an alien on the bus would be strange — but it's almost equally strange that
humankind has never encountered aliens. The universe is vast. Can we really be
alone in it? (Cue "X-Files" theme song.)
it: What are the chances that life on Earth is the only life in the impossibly
probably 100 Earth-like planets for every grain of sand in the world, yet we've
never even heard from an extraterrestrial life form. No "Hey" — not
even a "U up?" Why?
the first people to wonder. Enrico Fermi, a Nobel Prize-winning physicist, also
thought it was odd. As he famously put it to his friends in the cafeteria one
day: "Where is everybody?" In 1950, this became formalized as the
Fermi paradox. How can we have not one scrap of evidence aliens exist, when
it's overwhelmingly likely that they do?
assume aliens are just too far away, but Fermi wasn't swayed by that argument.
An alien civilization with a solid space program could make rapid imperial
progress, Fermi argued. He estimated it would take just 10 million years for an
alien civilization to take over our entire galaxy. They've had tons of chances
when you consider that the Milky Way Galaxy has been around for 10 billion
what Fermi won the Nobel for, FYI; that was for his research into radioactivity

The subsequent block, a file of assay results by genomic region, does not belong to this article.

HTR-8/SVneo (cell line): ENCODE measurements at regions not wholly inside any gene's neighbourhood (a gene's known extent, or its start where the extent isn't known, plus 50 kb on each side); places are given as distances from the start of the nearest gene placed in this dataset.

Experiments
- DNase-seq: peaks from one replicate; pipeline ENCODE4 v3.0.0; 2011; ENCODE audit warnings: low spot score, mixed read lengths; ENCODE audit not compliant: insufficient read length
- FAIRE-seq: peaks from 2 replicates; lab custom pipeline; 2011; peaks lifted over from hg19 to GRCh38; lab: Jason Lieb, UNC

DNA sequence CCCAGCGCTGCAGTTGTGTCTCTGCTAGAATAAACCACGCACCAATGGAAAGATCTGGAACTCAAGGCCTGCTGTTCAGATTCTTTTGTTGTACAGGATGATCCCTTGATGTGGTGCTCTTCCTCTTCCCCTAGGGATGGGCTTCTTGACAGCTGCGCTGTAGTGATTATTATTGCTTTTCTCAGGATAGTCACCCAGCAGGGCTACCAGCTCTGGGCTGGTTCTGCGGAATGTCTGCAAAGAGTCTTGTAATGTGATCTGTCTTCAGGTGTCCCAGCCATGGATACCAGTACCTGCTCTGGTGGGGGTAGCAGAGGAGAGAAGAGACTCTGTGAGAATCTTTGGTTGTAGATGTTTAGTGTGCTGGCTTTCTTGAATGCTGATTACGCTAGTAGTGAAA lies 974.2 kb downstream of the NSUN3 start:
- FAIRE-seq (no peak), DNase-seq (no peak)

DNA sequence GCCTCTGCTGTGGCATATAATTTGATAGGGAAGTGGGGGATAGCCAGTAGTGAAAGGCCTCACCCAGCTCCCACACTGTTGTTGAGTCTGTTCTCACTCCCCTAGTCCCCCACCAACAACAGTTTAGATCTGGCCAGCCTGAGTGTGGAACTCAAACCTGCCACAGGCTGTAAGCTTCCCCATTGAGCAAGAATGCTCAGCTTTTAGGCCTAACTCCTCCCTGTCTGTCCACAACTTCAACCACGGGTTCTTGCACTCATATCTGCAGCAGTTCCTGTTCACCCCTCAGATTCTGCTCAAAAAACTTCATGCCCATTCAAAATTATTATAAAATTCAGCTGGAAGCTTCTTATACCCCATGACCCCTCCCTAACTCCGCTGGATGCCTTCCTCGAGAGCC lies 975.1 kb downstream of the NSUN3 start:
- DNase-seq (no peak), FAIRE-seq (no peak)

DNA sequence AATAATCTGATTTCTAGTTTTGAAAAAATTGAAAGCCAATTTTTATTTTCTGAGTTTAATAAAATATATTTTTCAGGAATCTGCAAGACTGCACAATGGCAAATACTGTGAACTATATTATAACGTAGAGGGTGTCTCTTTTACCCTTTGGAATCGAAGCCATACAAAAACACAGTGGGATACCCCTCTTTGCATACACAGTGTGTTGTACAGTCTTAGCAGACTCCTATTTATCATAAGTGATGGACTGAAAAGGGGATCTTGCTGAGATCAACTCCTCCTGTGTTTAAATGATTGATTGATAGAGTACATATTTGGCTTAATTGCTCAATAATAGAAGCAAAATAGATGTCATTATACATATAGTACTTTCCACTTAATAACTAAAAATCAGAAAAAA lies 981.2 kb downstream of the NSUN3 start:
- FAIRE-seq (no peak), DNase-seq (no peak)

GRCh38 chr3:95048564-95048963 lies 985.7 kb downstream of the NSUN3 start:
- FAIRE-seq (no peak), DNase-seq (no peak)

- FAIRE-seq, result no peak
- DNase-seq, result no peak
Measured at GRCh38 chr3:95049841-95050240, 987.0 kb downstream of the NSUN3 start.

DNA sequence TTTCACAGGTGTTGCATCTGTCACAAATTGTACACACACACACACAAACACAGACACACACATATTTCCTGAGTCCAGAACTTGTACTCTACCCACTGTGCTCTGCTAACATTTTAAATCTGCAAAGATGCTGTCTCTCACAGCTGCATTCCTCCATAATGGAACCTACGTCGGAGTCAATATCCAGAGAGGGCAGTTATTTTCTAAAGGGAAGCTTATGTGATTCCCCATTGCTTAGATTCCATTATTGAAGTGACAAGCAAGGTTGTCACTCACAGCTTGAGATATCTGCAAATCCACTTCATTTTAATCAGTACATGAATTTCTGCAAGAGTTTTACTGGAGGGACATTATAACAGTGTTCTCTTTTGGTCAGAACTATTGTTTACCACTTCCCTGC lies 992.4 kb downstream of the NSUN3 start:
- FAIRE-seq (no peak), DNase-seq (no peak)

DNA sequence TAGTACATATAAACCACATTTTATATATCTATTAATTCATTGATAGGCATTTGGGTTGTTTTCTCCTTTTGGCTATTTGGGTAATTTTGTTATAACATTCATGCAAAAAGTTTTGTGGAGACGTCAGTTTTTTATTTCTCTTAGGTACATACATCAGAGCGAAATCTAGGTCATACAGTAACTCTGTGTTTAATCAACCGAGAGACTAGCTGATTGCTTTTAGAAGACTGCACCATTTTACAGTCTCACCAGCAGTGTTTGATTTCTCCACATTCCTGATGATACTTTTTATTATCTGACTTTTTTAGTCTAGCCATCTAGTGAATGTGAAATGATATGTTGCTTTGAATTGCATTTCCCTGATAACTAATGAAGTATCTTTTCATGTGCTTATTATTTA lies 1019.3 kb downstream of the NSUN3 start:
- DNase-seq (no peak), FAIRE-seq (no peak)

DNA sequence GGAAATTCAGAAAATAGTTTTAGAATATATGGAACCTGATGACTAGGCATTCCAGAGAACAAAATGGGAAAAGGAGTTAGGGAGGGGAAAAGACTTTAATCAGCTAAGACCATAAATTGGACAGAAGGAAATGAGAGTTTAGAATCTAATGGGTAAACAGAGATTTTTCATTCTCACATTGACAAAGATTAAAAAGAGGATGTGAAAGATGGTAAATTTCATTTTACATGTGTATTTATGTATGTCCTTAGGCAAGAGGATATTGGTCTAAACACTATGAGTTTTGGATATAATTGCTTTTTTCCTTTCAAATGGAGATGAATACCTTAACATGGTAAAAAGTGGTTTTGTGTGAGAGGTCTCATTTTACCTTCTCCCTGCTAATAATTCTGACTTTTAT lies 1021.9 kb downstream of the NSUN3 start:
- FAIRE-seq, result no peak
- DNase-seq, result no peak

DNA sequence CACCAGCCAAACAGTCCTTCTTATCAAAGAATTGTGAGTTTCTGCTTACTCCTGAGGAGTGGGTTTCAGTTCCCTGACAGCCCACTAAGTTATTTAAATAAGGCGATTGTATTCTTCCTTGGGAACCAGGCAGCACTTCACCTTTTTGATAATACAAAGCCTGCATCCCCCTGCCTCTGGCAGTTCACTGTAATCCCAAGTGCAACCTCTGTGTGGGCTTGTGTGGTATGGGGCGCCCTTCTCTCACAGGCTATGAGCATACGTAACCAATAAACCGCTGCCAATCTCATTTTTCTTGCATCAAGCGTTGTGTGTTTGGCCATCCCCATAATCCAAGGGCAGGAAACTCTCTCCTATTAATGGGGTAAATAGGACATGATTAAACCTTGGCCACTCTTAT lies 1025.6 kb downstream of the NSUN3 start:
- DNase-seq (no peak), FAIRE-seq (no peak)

and nuclear reactions. Feeling excluded from the universe's social scene was a
explanation of the Fermi paradox is the zoo hypothesis.
admittedly a freaky situation to consider, but here it is: aliens know we
earthlings are here, but they're purposely avoiding contact with us, opting to
study us from afar instead.
hypothesized answer to the Fermi Paradox was proposed by MIT astronomer John A.Ball in 1973. It's named the zoo hypothesis because it suggests that all life
on Earth is just like an animal (or, you know, a few billion animals) at the
zoo — look, but don't touch! Ball suggests that maybe alien civilizations are
advanced enough to know not to influence our primitive society, or not to get
involved with other intelligent lifeforms (the Prime Directive, anybody?).
Ball laid out 10 possible solutions to Fermi's Paradox. The zoo hypothesis
covers just two of them: in one, aliens find us "of some interest"
and study us casually; in the other, aliens find us "interesting" and
pay closer attention. In both scenarios, though, they're actively avoiding us.
In an even
harsher solution, outside the zoo hypothesis, aliens know about us and don't
care. In this scenario, "We pose no threat, and we have nothing they
want," Ball writes. "This is a likely but a very unpopular answer,
for it seems to downgrade mankind's importance, and we do like to feel
popular answer to the Fermi Paradox is that alien life is still very primitive
or has already come and gone. At this point, it's really anyone's guess. So if
you want to assume we're a Very Important Species, at this point, go ahead. Why